As regular readers of this blog will know, I have great admiration for the Redemptoristine nuns (pictured above) who live nearby at Saint Alphonsus Road, Dublin 9. You will also know that this cloistered and contemplative community have been very successful in the past few years in attracting new members to their community. Last week, another significant event in terms of vocation and new membership took place in their community chapel, when Sr Maria received the habit and the veil of the Redemptoristine Order. Sr Maria is from Slovakia and she brings to five the number in formation in this community of thirteen. This is a remarkable achievement for these prayerful and joyful women. Sr Gabrielle (the sister in charge) tells me that there is a steady number of enquiries about their life and work.
Monday, July 27, 2009
Thursday, July 23, 2009
I am always heartened to hear of groups of people who take on the responsibility to pray specifically for vocations to religious life and priesthood. Both evidence and experience point to the fact that the numbers of people, parishs, groups and communities engaged in vocational prayer are growing all over Ireland at a great rate. It is worth noting that the prayers of these people are not being left unheard. Although statistics and figures are not yet readily available to hand, it appears that in Ireland this year there will be a significant increase in new members to religious life (male and female) and to seminary.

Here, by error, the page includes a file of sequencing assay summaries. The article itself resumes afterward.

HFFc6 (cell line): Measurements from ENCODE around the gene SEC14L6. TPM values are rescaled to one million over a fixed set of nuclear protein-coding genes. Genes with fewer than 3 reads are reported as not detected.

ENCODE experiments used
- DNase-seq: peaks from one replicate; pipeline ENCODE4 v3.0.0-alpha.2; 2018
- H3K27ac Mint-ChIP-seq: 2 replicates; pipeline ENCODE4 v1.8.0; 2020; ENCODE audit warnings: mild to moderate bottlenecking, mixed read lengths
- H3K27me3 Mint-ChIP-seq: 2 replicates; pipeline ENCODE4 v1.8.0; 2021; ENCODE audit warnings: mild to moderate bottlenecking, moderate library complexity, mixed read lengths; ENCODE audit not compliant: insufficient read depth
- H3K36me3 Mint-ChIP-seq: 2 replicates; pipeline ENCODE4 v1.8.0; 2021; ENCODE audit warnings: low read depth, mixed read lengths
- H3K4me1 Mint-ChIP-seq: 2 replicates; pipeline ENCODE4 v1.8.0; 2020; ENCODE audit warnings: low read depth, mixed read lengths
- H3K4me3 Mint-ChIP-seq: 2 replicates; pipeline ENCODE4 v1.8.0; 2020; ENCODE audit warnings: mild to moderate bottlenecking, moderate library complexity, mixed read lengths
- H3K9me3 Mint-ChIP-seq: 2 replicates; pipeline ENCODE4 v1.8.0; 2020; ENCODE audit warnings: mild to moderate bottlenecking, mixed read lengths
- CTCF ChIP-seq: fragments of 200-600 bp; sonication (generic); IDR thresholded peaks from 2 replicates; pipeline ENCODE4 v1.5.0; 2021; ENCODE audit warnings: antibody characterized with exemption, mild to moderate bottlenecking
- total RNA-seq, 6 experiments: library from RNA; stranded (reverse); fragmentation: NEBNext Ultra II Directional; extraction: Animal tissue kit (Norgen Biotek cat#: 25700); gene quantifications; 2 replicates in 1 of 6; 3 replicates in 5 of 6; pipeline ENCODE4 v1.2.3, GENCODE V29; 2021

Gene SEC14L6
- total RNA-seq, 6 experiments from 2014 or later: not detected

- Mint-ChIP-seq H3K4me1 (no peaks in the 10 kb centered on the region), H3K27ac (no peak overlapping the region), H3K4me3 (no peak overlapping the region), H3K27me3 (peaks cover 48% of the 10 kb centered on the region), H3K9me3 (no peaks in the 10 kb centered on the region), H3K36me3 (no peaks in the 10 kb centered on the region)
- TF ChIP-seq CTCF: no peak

I suspect that many will find this to be somewhat strange considering the very difficult situation in which the Irish church finds itself. However, it is the continuance of the prayers of ordinary people along with the inspiration of God that continually prompts people to respond in a generous way to follow the Good Shepherd. I have heard people question why young people would, in this current climate, test their vocation in the church in Ireland. I have also heard their motivation being called into question. It is evident to me and others in vocation ministry that those now testing their vocation are a much more mature, reflective and prayerful generation than in the past. A final, but very important point to stress is this: the new generation of candidates have never known the Irish church to be any other way than the way it is now: a broken church and a church beset by scandal. But they are acutely aware that the mission to spread the good news of the Gospel is needed now more than ever. That's the ultimate reason that they are making this radical choice at this time - and it is the reason why we need to continually pray for vocations.
Thursday, July 9, 2009
There has been some coverage recently in the Catholic media in Ireland and Britain about the transferring of some candidates for priesthood (seminarians) and priests to a 'conservative' French (religious) community. The community in question appears to be the Missionaries of the Most Blessed Sacrament in Toulon.
It has been reported that many of the Irish bishops are concerned about this and that there is a broad agreement among the hirearchy in Ireland that Irishmen interested in the priesthood should be encouraged to join Irish based dioceses and congregations. It is estimated that 'a few dozen' Irishmen have joined congregations outside the Irish church in recent years.
While I agree that, as far as possible, men from Ireland should be encouraged to join Irish dioceses and religious orders in Ireland I am left with some questions. What is it that the dioseses, seminaries and religious orders and congregations are not offering to these men who undoubtedly have vocations? Is is tradition, authenticity, identity - or the lack thereof? And who can blame men (young and old) who seek to follow the Lord elsewhere when there is a distinct lack of interest in promoting vocations to priesthood and religious life in Ireland?